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Mr Blondell, a third-year student at Massey University, said being a vet was more than just treating animals.
‘‘It’s about being an advocate for animal welfare, as it bridges the gap between humans and their animals,’’ he said.
An old boy of John McGlashan College, in Dunedin, Mr Blondell (20) wanted to be a vet from a young age, despite not coming from a rural background.
Mr Blondell, who was one of two class representatives, acknowledged the ‘‘huge’’ workload at Massey was stressful at times, although he knew it would be worth it in the end.
‘‘You kind of think you’ll get used to it . . . it kind of keeps increasing. There’s just so much to do, so much to know. At the end of the day when you graduate, there’s still so much more to know.’’
Veterinary school at Massey was steeped in tradition, including the ‘‘halfway day’’ celebration.
After two and a-half years’ study, students travelled to Taupo this year where they celebrated the milestone with activities including whitewater rafting, skydiving and fishing.
Mr Blondell, who went skydiving, said funding for the trip largely came from sales of an annual calendar, in which he featured.
Barely There has been described as a tasteful, naked calendar and 10% of proceeds this year supported Farmstrong, an initiative launched in 2015 to promote wellbeing for farmers.
The programme, a joint initiative by FMG Insurance and the Mental Health Foundation, aimed to shift the focus of mental health from depression and illness to wellbeing.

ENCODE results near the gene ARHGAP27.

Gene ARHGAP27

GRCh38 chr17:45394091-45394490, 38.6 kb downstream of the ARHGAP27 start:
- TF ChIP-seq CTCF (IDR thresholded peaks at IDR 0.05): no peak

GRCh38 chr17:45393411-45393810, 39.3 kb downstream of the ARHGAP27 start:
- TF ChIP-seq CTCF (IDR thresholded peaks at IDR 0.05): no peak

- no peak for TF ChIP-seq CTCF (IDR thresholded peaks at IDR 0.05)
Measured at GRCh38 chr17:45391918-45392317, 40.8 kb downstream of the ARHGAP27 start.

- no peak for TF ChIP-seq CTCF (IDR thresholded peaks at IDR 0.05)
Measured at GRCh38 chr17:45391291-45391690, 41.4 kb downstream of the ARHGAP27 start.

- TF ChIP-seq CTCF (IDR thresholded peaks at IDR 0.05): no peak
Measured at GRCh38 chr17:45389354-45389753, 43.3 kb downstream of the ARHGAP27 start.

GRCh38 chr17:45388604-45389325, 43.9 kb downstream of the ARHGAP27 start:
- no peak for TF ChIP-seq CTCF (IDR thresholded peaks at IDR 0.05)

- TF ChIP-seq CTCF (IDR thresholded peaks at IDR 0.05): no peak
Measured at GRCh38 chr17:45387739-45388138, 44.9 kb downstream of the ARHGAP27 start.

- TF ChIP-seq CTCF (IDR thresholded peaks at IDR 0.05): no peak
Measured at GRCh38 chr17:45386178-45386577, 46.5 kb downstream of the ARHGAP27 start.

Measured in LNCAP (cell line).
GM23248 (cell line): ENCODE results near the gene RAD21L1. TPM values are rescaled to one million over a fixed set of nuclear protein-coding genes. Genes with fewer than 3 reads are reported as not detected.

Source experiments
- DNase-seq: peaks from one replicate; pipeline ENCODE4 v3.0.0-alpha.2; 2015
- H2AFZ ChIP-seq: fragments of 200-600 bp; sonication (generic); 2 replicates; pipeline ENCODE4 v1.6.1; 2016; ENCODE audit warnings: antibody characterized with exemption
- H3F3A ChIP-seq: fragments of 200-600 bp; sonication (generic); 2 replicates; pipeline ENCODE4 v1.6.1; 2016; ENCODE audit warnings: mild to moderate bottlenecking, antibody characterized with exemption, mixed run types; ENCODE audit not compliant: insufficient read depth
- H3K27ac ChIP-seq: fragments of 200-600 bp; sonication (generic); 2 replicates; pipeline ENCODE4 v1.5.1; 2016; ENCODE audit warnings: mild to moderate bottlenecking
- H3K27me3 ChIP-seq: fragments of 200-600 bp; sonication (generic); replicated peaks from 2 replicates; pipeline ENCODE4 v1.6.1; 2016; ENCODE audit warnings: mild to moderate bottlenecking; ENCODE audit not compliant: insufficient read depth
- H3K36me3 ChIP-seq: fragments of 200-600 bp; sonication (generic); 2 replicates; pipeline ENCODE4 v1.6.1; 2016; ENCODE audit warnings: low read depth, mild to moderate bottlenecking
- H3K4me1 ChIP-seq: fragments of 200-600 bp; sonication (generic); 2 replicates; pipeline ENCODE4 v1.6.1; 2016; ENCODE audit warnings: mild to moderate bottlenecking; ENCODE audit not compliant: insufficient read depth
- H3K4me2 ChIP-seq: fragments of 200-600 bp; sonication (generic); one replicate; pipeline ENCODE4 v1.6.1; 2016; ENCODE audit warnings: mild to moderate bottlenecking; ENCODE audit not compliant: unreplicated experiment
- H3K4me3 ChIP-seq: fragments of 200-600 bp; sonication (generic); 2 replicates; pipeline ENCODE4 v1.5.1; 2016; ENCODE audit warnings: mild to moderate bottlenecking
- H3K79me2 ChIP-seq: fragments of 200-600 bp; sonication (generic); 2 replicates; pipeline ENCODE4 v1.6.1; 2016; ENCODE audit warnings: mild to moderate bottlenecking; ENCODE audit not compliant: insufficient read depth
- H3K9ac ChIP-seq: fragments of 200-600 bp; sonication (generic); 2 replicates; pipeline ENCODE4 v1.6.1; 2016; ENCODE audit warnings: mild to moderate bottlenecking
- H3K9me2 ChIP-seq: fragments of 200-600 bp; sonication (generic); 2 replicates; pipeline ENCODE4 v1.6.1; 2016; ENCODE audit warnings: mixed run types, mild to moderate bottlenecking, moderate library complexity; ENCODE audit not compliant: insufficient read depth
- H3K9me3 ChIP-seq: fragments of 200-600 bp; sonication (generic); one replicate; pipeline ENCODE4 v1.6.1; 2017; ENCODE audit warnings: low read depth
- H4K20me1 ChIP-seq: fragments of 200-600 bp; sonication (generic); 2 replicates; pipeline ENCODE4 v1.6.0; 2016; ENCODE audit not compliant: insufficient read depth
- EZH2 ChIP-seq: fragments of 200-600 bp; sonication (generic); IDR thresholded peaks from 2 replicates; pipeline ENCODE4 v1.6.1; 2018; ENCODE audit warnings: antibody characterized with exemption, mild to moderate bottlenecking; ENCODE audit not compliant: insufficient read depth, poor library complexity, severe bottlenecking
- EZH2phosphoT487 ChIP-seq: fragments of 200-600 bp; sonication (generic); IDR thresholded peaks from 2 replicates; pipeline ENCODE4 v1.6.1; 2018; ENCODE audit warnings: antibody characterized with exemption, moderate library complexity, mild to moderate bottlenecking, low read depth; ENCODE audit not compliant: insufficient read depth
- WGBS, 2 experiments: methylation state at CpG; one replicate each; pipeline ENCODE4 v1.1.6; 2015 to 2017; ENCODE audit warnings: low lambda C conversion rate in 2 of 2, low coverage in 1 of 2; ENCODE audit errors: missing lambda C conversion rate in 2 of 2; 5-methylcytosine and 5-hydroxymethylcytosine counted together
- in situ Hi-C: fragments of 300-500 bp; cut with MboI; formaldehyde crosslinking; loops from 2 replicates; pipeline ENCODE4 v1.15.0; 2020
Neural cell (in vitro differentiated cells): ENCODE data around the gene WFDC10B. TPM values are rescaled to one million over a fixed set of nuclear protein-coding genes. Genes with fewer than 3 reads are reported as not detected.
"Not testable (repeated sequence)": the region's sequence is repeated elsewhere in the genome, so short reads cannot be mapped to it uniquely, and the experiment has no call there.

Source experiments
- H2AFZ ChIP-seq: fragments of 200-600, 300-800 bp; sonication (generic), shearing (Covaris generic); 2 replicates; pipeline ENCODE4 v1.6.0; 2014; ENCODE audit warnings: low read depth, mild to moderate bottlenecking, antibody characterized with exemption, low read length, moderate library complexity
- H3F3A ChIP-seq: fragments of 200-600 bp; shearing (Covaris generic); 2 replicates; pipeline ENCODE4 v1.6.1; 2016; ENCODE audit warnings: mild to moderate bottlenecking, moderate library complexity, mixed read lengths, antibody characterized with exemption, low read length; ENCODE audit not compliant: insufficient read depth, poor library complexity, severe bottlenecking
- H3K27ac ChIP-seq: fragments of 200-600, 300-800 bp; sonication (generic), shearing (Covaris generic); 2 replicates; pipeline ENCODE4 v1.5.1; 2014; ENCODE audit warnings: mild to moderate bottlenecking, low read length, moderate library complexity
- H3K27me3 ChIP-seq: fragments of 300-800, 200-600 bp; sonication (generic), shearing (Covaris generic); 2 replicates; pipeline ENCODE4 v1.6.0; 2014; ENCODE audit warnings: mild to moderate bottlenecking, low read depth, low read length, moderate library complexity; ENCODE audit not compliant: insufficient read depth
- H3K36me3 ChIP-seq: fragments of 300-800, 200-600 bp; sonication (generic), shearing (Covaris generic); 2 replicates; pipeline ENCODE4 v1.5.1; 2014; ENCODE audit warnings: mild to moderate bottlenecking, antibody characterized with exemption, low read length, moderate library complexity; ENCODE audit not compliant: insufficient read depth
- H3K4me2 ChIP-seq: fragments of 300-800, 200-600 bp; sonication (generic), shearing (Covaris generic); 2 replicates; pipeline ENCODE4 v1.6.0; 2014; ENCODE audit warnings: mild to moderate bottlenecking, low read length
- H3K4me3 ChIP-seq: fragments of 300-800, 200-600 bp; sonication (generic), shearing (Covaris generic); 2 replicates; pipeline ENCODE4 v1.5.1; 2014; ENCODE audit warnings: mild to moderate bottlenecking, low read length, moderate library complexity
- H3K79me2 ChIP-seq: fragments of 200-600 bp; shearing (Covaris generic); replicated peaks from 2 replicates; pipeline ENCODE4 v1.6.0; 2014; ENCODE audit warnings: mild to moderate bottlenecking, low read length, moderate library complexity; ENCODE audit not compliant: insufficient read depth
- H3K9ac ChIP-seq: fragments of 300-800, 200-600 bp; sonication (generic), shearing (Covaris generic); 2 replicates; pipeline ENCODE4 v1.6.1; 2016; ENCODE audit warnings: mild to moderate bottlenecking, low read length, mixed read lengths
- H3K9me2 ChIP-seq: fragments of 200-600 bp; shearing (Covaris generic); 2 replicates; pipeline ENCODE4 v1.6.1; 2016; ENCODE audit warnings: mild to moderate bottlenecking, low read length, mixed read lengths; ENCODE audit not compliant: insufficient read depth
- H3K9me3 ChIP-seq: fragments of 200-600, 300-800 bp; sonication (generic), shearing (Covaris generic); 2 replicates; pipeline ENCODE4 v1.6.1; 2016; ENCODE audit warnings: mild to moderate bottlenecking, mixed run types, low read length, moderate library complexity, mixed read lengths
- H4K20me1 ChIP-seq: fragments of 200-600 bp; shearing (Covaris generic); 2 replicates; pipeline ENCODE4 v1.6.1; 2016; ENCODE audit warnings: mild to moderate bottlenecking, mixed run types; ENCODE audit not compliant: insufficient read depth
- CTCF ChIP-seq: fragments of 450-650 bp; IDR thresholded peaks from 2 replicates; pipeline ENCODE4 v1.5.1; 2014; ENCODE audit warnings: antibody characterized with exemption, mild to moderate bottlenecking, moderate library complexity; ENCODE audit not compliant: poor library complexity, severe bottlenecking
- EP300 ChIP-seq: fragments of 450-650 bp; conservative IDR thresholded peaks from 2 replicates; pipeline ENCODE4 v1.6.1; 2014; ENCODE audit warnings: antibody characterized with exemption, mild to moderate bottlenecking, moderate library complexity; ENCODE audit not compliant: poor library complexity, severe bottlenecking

Mr Blondell was also involved in organising other fundraising events, including a quiz night and a male ‘‘beauty pageant’’ called Mr Vet.
Males were a minority at vet school; in his year, there were 100 students, 20 of whom were male, while there were only 15 or 20 men in this year’s first-year intake, out of 125.
When not studying, Mr Blondell could be found mountain biking, tramping, running or playing sports, such as volleyball and basketball, or in his indoor pursuits of guitar, cooking and sketching.
He also found time to mentor a young boy as he volunteered for Big Brother Big Sister Manawatu, an organisation that paired a ‘‘big brother or sister’’ to support vulnerable children and young adults.
He became involved in the programme last year, when he was feeling ‘‘a bit overwhelmed by the whole vet thing’’ and wanted to get away from the university and do something in the community — ‘‘give myself a bit of a break away from everything vet’’.
In his first year at Massey, he had to do farm placements and he found out he really enjoyed large animals.
He was leaning towards large animal or mixed practice, saying he did not want to be cooped up inside all day — but there was still plenty of time to decide.
Once he graduated, Mr Blondell expected to work in New Zealand for a few years before heading overseas, and later returning.
But there was nothing very specific about his plans at this stage and he wanted to keep his options open.
‘‘I might get to fifth-year and want to do specialist dairy or sheep and beef or may want to do small animals. Who knows?’’